The pattern shwon by the solid line in FIG. 5 is the pattern of standard injection. The pattern shown by the two dash dotted line is obtained when the effective area of the throttle opening 18 is large and the interval of time for opening the timing valve 15 is short. In contrast, a small area of throttle opening 18 and a large interval of opening brings a pattern shown by the dotted line in FIG. 5. Further, the pattern shown in the single dash dotted line means that a large quantity of fuel is injected to generate very large torque.
In the above mentioned fuel injection apparatus, the accumulator 7 with a coil spring 9 inside may be replaced by an accumulator with compressed gas inside. Furthermore, the micro processor 24 may be replaced by a controller consising of discrete electronic circuits. Moreover, the connection between the magnetic valve 15 and the throttle vlave 16 may be hooked up in the opposite way.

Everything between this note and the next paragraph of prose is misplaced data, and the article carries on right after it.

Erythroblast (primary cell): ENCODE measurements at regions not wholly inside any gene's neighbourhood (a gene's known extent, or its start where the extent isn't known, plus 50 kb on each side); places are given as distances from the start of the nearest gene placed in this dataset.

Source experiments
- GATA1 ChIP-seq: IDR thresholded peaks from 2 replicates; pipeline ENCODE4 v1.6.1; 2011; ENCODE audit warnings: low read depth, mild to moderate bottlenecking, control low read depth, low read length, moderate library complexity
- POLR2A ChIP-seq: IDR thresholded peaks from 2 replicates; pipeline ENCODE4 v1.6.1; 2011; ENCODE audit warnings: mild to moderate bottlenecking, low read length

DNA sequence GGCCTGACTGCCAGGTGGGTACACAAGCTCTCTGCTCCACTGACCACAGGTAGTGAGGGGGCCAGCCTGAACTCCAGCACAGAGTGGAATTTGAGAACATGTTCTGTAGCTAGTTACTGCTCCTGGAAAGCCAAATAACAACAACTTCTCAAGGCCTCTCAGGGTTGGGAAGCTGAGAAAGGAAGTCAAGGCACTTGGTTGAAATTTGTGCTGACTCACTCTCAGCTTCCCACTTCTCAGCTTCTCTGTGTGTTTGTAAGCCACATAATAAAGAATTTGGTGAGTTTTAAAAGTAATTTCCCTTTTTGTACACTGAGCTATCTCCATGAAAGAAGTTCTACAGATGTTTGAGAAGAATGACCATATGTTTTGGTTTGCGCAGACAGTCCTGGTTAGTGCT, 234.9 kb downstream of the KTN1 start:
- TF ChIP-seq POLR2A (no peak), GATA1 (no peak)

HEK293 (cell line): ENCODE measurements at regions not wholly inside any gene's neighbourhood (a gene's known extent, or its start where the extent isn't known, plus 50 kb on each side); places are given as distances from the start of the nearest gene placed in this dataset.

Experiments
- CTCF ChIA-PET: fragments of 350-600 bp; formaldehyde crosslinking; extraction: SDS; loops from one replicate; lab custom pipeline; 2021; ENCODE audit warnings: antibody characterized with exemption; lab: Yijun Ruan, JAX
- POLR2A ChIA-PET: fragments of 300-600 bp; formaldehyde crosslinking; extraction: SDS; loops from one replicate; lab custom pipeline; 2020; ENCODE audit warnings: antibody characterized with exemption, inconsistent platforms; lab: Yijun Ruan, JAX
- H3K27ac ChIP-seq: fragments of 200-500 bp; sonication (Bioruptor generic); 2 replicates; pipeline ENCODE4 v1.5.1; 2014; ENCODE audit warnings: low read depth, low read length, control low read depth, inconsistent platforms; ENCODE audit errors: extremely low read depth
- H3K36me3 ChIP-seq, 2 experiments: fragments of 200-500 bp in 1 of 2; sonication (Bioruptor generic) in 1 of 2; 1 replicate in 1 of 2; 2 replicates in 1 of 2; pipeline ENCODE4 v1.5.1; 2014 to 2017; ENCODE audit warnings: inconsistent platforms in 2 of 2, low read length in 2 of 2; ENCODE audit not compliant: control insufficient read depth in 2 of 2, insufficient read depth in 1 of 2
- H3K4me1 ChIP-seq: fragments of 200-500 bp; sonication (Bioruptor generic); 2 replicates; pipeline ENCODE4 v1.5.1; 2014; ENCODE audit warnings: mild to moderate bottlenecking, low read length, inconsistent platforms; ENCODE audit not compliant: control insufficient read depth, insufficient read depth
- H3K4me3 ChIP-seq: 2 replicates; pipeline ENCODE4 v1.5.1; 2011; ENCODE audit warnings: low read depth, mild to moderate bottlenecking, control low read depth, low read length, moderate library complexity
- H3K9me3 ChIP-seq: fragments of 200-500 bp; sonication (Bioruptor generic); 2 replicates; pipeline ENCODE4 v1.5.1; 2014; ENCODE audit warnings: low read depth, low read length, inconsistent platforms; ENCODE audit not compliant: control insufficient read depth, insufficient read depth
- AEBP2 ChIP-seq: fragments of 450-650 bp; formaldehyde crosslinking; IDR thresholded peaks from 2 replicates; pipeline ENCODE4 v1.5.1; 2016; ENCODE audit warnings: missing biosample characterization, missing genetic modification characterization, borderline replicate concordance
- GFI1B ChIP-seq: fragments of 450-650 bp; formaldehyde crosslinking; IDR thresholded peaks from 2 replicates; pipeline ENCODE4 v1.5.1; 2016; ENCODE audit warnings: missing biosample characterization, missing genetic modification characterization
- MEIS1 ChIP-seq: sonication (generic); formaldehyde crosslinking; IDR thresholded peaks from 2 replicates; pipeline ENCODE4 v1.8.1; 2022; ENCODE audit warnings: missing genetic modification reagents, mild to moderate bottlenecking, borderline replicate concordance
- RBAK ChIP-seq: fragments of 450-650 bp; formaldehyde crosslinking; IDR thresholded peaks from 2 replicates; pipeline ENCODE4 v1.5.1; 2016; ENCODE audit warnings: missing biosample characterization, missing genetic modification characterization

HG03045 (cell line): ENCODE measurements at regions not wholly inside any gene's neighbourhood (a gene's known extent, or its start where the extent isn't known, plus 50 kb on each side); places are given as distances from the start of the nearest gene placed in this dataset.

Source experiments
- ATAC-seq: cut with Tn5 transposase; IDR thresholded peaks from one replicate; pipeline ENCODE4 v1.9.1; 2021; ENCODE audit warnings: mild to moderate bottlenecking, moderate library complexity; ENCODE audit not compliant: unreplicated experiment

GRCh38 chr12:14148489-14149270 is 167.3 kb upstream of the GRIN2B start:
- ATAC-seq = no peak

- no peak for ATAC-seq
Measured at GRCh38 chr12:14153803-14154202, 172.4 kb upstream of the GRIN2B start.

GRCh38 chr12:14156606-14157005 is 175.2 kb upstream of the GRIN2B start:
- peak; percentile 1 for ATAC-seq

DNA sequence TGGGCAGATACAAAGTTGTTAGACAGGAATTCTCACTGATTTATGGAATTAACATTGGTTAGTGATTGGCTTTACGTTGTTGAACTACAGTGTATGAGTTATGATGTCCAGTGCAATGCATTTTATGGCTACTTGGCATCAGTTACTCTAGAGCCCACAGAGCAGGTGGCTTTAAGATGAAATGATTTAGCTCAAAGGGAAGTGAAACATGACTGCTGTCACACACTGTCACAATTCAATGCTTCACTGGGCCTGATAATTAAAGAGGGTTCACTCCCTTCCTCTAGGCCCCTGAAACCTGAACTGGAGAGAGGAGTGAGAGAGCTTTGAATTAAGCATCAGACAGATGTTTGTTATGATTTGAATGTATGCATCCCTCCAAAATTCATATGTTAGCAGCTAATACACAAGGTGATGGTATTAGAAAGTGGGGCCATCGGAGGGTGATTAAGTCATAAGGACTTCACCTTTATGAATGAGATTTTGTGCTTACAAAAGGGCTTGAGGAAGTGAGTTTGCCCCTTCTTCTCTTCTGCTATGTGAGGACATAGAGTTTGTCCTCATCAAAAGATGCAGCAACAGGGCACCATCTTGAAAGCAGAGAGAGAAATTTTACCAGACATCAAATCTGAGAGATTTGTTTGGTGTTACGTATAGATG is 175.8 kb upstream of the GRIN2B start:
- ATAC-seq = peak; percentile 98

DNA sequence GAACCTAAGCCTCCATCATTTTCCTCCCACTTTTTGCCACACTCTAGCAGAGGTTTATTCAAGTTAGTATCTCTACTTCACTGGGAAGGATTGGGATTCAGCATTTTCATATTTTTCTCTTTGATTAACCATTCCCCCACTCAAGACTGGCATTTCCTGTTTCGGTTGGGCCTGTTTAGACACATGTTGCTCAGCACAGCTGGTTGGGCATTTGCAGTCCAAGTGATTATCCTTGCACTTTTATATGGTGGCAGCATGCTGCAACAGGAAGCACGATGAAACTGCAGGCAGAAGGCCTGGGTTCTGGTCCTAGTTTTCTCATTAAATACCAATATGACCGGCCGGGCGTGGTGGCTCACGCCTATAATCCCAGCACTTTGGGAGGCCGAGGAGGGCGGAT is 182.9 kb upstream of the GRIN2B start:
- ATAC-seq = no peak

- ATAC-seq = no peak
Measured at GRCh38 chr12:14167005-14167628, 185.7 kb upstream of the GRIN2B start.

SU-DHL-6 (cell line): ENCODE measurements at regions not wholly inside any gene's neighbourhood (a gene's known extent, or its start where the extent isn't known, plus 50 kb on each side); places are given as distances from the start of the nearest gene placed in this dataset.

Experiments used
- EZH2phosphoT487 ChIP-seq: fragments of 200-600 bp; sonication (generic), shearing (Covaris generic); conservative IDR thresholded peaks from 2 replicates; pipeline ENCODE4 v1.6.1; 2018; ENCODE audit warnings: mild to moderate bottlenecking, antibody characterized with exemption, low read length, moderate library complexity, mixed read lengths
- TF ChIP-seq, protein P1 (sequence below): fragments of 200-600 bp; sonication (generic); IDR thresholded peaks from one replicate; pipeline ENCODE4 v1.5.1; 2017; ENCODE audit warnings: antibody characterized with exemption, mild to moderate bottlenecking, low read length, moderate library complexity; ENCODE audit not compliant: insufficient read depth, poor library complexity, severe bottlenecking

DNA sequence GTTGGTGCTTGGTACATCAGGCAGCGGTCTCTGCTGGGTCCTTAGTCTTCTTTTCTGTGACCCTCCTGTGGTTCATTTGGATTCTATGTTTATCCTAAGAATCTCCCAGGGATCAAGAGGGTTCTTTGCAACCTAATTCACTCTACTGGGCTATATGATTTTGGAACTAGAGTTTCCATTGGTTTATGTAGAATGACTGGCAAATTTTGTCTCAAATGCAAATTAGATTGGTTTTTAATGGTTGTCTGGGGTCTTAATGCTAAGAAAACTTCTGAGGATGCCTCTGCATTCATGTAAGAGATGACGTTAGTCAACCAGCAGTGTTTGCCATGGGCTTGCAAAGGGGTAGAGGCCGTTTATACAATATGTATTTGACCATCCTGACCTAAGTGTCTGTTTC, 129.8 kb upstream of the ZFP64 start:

Next will be described a second embodiment of this invention with reference to FIG. 6 and FIG. 7. In this second embodiment and the following embodiments, corresponding parts will be denoted by the same reference numerals as those in the first embodiment and the descriptions for the same composition as that of the first embodiment will be omitted.
The salient feature of this embodiment is that the injection apparatus further includes another assembly of timing valve 31 and throttle valve 32 for the pilot injection. Valves 31 and 32 are connected in series with each other, and the assembly of valves 31 and 32 is connected with the assembly of valves 15 and 16, in parallel. The micro processor 24 controls the magnetic valve 31 to control the timing of the pilot injection and the micro processor 24 controls the throttle valve 32 in order to control the quantity of fuel in the pilot injection.